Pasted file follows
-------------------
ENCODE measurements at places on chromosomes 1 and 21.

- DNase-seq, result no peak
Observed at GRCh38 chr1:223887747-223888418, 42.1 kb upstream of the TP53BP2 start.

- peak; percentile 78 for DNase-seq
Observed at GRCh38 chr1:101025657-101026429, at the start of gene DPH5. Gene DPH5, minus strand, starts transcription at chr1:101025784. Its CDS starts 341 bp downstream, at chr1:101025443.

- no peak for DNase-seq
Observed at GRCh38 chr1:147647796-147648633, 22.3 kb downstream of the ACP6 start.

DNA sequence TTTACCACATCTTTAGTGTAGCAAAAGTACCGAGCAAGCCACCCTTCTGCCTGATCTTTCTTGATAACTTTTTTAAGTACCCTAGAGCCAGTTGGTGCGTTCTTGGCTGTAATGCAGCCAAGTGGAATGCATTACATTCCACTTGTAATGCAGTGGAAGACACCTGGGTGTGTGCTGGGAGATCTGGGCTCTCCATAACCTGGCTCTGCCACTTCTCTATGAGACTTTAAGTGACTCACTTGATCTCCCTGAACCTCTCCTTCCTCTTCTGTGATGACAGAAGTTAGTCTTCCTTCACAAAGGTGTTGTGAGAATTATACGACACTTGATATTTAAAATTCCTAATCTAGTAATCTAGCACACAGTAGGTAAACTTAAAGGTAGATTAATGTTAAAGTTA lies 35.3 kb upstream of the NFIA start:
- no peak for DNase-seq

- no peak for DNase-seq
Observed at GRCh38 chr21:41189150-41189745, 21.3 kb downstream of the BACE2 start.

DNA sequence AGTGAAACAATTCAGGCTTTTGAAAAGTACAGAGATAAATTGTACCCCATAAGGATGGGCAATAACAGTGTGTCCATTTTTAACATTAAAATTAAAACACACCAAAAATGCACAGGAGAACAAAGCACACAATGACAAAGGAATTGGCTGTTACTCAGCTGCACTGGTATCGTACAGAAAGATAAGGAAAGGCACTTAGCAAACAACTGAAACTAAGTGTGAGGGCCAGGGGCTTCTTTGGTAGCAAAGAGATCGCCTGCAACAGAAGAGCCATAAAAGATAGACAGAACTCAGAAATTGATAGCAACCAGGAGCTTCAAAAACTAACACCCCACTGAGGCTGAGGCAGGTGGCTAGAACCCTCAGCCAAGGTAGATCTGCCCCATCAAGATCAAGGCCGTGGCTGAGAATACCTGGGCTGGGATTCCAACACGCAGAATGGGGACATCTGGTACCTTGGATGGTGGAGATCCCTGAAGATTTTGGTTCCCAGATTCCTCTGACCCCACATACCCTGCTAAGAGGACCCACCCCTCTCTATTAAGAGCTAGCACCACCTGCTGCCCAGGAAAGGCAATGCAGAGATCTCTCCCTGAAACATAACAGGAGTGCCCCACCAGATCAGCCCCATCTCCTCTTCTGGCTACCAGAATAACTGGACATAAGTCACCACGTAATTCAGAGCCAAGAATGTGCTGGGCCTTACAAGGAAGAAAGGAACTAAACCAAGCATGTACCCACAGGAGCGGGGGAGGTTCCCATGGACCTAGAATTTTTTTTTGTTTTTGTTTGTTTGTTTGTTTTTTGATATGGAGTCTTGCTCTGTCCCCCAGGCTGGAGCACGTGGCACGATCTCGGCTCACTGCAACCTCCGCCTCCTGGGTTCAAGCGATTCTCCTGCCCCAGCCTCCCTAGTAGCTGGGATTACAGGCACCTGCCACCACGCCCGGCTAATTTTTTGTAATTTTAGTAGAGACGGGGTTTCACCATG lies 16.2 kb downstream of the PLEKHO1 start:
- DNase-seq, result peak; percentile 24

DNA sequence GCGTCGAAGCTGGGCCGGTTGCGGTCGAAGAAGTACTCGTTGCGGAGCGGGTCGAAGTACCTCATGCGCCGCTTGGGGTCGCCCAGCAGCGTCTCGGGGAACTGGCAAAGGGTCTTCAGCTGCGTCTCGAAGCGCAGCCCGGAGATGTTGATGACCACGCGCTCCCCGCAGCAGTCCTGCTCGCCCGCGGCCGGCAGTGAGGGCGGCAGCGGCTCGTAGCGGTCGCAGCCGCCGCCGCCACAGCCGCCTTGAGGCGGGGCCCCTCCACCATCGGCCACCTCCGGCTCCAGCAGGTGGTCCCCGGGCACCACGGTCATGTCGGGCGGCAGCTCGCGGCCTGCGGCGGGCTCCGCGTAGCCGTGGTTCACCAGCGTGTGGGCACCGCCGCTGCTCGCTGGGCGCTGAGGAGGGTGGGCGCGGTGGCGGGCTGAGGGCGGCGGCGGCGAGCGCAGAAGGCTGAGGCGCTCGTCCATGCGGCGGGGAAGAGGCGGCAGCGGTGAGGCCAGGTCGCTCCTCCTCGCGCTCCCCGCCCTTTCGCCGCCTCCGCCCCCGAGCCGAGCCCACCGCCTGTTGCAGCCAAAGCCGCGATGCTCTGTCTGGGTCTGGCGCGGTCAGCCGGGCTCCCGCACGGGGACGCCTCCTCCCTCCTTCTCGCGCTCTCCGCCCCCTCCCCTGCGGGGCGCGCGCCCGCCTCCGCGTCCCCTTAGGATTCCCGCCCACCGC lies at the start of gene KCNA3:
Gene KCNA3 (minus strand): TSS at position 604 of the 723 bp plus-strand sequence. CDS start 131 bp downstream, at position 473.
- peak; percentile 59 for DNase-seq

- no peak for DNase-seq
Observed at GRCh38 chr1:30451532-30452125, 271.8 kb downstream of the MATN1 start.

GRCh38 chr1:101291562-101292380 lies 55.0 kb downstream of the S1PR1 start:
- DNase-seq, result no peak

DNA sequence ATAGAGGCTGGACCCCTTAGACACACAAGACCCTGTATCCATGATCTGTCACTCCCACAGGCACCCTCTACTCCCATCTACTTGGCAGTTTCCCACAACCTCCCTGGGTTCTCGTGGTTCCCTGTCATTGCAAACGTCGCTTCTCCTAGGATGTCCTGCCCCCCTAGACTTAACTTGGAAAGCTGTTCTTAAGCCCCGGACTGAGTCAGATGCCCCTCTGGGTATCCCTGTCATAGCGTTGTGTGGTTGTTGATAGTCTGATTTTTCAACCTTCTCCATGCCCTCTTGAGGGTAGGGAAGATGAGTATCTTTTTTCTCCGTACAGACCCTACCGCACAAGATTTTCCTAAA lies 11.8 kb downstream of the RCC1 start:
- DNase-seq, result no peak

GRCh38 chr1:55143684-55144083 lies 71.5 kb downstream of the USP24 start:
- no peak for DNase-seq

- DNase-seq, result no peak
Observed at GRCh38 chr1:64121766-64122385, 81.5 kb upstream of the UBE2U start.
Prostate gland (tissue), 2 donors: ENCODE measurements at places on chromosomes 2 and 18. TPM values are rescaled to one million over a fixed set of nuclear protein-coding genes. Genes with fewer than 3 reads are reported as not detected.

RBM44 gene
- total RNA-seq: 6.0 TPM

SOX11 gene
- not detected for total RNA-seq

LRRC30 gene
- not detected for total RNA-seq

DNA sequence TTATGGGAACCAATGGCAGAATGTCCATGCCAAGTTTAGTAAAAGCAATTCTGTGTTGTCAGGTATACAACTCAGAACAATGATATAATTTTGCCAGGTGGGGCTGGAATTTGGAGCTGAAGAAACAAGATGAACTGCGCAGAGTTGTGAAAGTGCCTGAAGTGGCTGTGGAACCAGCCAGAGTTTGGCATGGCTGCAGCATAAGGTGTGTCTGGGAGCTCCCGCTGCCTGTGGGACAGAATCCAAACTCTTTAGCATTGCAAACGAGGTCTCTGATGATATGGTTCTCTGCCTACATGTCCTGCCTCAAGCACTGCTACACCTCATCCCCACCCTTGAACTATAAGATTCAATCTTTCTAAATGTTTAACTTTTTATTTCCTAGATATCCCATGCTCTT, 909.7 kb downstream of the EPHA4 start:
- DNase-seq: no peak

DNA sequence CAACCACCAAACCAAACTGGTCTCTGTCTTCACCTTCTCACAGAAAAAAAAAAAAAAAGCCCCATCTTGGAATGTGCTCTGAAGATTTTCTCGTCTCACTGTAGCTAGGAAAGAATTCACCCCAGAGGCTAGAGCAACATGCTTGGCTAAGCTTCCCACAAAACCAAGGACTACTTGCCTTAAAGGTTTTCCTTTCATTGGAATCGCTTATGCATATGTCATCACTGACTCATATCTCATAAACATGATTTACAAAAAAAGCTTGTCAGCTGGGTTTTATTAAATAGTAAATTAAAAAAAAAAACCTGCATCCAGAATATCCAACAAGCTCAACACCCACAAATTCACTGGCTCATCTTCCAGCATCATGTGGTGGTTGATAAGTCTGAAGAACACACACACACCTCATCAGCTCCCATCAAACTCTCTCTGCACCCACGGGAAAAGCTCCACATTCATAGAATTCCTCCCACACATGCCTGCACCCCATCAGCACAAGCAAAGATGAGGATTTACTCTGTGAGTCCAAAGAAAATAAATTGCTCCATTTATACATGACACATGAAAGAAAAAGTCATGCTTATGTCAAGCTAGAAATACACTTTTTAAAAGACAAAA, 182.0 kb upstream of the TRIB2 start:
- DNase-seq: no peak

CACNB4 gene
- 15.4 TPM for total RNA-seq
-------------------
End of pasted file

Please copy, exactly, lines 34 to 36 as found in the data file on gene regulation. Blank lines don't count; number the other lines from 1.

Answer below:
DNA sequence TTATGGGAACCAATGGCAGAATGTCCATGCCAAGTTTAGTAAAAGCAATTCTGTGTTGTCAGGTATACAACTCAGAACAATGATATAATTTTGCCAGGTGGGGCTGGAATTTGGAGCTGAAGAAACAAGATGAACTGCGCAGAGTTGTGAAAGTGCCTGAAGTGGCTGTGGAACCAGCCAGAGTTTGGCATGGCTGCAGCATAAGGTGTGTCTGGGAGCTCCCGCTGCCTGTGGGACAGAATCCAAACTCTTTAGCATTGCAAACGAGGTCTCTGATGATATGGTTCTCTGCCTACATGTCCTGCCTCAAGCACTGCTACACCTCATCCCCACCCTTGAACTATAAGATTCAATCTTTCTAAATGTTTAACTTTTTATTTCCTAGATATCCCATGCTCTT, 909.7 kb downstream of the EPHA4 start:
- DNase-seq: no peak

DNA sequence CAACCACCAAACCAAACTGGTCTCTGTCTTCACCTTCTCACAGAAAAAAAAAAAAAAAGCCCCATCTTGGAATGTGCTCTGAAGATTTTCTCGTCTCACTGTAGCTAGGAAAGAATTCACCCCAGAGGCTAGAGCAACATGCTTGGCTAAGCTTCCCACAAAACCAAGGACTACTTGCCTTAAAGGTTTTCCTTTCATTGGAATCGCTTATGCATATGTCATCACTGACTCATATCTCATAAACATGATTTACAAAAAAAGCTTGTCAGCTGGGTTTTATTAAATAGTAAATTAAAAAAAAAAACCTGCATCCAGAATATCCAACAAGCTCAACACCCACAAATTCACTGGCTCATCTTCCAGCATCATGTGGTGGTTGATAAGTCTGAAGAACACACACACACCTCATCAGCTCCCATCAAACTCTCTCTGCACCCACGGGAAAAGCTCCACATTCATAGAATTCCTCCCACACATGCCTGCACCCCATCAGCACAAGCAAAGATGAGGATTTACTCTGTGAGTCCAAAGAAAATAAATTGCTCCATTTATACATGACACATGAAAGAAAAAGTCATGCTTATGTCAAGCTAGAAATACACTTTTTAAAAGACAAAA, 182.0 kb upstream of the TRIB2 start: